After all the talk about the struggles of dead-tree newspapers to survive in this economic climate, even after seeing the Rocky Mountain News and Seattle P-I close down (or go online only with a tiny staff in the P-I's case), it still did feel quite real that major papers could just up and vanish. It was a new version of NIMBY but instead of "not in my backyard" it was was CHIMBY..."couldn't happen in my backyard." That feeling lasted only until this morning when the NY Times and the Boston Globe both reported that without significant concessions in the next 30 days, the Time Company would have to give serious thought to shutting down the venerable Globe. That was a bit of a shock.
However, even as I sit here fretting, I know that I'm part of the problem. We haven't received a daily paper for years. We canceled our Providence Journal subscription some time ago because so much of its content was recycled from the Times and other national papers. There are a few glossy magazines we still get -- Newsweek (but do we still need to?), the New Yorker (that one's hanging around), and my guilty pleasure, Entertainment Weekly (really, just for the movie news...). We still get the New York Times' Sunday edition but I suppose that might eventually go away, too. Of course, so much of the enjoyment of that paper is the tactile sense of thumbing through it on a Sunday morning, flipping to the Week in Review first and then moving to the front section, arts, sports, business, the magazine. It's a Sunday tradition of sorts but it might not last.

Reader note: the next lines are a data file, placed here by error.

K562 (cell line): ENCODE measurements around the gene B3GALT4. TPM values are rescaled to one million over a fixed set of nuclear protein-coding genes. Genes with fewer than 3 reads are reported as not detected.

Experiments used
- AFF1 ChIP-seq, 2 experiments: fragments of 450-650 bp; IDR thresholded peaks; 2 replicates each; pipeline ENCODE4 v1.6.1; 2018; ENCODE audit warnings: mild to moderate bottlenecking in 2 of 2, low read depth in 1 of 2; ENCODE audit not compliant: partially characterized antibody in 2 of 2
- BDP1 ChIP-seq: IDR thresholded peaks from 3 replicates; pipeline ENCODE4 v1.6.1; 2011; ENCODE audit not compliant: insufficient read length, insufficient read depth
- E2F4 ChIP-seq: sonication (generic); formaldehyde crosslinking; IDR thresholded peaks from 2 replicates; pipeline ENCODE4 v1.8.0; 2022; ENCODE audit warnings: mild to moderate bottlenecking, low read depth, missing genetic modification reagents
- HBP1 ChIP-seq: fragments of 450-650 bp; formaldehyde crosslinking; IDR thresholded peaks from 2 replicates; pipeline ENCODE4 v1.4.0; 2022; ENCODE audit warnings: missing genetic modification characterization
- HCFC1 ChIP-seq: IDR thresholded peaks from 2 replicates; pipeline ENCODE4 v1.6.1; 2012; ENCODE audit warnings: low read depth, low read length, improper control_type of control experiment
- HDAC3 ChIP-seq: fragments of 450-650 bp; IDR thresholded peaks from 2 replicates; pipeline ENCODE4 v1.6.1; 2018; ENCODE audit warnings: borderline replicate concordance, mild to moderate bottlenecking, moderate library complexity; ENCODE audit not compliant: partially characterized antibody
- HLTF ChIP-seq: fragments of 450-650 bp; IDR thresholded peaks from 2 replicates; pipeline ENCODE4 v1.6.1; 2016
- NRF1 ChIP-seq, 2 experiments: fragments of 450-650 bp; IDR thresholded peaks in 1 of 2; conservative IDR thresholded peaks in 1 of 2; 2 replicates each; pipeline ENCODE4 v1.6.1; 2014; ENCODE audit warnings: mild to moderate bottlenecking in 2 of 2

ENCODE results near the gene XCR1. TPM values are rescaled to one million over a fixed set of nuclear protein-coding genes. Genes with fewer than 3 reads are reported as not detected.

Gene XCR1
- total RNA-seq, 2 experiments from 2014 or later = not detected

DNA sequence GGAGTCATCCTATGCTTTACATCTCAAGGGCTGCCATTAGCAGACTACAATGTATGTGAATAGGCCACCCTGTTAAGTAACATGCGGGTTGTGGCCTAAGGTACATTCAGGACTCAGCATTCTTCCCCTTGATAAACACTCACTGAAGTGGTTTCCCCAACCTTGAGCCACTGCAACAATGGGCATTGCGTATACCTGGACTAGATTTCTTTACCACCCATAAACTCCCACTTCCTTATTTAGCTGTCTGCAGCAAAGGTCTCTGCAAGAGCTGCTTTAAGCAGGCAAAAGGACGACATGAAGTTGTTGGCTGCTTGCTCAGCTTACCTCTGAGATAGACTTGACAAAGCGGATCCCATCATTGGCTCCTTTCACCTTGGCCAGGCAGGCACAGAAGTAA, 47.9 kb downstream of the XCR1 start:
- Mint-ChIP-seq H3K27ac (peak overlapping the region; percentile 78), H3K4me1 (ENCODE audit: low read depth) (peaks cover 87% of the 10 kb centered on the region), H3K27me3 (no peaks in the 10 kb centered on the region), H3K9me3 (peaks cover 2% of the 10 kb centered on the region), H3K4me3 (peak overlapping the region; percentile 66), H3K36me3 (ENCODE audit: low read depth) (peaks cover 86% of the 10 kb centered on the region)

Instead I read the Times online, I visit Slate, Politico, the Boston Globe and Boston Herald sports sections for Red Sox news, RealClear Politics and RealClear Sports, Huffington Post, and more. My home page opens to Excite.com and the AP and NY Times newsfeeds. I enjoy my favorite comics online now and in color. I get my weekly podcasts of political news from NPR, the Times, the New Yorker, and Slate. The dead-tree news outlets are struggling in part because of me and people like me, who are turning to other faster, more dynamic mediums and not putting our eyeballs on the printed version and the ads that pay their bills. It's no wonder that even the Globe and the Times itself are struggling. If the Globe actually were to shut down, it would be a damn shame. And I'd read all about it on my computer screen.